- The patient seeks safety by looking, not for real connection and appreciation, but through “tokens” of love. Extra time, money, willingness to cross boundaries, other extraordinary gifts. The therapist may, out of their own weakness, forget that the understanding and empathy they naturally give is actually the most valuable thing they can give. They may mislead themselves into thinking that “proof” of love will cure the lack of love. It doesn’t.
Perhaps you know of more variations. I’m sure there are.
Problems With “the System”
It’s true that capitalism and many other systems of government tend to apply cost cutting preferentially to their “safety net.” Abuse and neglect are more prevalent than individual generosity. This is what we seem to live with. My personal answer is to make training as accessible as possible to the widest range of therapists. I believe that inadequate training tends to lead therapists to revert to just being “nice people,” and that is not good enough when it comes to complex trauma. That’s why I hope that making these principles easy to understand and accessible can be of benefit to therapists who have found traditional theories too complex to be easily absorbed.
The Answer: Thoughtful Risk Taking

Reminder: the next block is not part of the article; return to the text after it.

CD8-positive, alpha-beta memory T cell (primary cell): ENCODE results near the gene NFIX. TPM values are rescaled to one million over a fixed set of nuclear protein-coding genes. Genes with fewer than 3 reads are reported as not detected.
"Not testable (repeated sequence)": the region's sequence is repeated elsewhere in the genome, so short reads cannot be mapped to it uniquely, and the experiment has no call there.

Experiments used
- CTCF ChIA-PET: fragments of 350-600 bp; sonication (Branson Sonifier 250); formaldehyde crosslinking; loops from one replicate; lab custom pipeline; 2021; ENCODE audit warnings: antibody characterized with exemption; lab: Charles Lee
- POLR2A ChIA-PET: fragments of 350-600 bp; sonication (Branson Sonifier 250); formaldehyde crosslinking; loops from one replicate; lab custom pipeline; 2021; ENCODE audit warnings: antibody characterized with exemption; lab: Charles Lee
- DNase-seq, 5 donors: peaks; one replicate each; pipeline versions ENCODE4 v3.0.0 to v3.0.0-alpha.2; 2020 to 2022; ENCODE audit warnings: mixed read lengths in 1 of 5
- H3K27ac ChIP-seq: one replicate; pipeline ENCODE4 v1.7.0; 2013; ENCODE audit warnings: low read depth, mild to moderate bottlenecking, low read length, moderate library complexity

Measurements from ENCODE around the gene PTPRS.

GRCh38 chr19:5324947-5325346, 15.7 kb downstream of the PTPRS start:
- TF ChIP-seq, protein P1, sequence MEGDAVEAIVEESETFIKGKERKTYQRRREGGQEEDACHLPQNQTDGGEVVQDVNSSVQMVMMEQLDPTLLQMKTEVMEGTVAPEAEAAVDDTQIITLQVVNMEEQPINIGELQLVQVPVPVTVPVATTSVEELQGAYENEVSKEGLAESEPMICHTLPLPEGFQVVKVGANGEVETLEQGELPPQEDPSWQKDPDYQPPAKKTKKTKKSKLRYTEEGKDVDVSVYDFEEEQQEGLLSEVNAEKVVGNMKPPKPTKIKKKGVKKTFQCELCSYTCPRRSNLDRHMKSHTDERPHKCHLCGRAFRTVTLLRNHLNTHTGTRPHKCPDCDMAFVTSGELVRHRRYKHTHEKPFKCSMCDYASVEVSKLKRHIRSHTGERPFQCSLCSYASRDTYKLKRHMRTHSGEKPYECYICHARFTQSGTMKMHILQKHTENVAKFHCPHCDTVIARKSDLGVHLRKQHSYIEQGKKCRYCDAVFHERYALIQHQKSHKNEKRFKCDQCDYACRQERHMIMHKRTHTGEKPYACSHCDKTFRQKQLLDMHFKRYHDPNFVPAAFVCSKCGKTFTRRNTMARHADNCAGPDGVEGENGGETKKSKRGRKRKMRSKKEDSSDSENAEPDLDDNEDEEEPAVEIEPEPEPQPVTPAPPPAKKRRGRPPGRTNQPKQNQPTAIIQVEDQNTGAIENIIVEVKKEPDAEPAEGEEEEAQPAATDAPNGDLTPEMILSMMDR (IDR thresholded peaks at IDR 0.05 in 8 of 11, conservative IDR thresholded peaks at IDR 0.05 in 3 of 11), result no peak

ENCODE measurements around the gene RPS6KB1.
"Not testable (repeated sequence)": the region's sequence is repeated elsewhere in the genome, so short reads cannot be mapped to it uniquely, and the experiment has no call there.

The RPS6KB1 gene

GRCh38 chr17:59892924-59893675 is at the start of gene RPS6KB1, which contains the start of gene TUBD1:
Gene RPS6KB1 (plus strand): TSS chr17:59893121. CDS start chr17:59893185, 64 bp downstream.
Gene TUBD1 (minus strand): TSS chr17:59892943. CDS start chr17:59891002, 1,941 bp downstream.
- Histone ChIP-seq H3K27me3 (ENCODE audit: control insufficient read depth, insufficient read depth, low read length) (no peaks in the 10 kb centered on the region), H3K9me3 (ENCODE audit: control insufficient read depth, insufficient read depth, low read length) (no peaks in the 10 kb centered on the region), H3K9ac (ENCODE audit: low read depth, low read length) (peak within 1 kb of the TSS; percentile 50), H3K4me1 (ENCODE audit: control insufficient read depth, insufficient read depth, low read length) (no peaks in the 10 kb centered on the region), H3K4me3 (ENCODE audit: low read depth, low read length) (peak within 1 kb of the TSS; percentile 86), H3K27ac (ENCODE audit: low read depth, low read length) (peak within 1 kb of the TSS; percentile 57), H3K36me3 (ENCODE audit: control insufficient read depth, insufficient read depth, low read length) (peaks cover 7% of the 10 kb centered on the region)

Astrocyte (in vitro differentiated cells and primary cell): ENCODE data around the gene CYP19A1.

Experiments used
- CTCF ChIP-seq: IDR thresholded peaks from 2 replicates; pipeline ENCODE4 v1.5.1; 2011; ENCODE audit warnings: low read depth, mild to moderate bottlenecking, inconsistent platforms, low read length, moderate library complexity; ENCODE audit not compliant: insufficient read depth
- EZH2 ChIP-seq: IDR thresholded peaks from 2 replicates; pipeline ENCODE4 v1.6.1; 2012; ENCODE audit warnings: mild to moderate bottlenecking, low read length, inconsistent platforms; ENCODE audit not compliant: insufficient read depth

Joan ends her letter with those words, “What then?” The only answer I know is risk, thoughtful emotional risk taking. This is very hard to do, and much harder when the inner child or instinctive mind is doing everything possible to avoid risk. The answer is to identify people who are healthy, to overcome internal barriers to taking graduated risks, and to be very careful in evaluating the results. There are plenty of trustworthy people, but they have limits. Inevitably, some, hopefully a minority, of risks will not turn out well. That is why the risk level should be increased by small steps. Even then, it is critical to be ready for failure and to avoid giving up entirely. What is happening is that we are repeatedly providing positive antidotes to predictions of hurt. We are generating experiences of risk being rewarded.
Why “Proof” Doesn’t Work:
This is why “proof” doesn’t work. Proof doesn’t require any risk. Testing is done with a readiness and expectation of failure. A positive result does not change the expectation of likely pain while a negative result reconfirms what was expected. There is no surprise, and therefore not opportunity for the juxtaposition of fear with positive surprise that are the conditions for Memory Reconsolidation and permanent change in the direction of secure attachment.
Of course, as hopeful as thoughtful risk taking is, it is very hard to do. It takes a lot of mental clarity and self-honesty to overcome automatic protections. Having some kind of partner is very helpful. Even better, if both parties are familiar with what is happening, they may be able to discuss this operation intellectually, before putting it into action. Talk, here, is a way of lowering the level of danger by imagining the possibilities before trying them out. Intellect won’t bring about change, but can increase safety and make it possible to go ahead.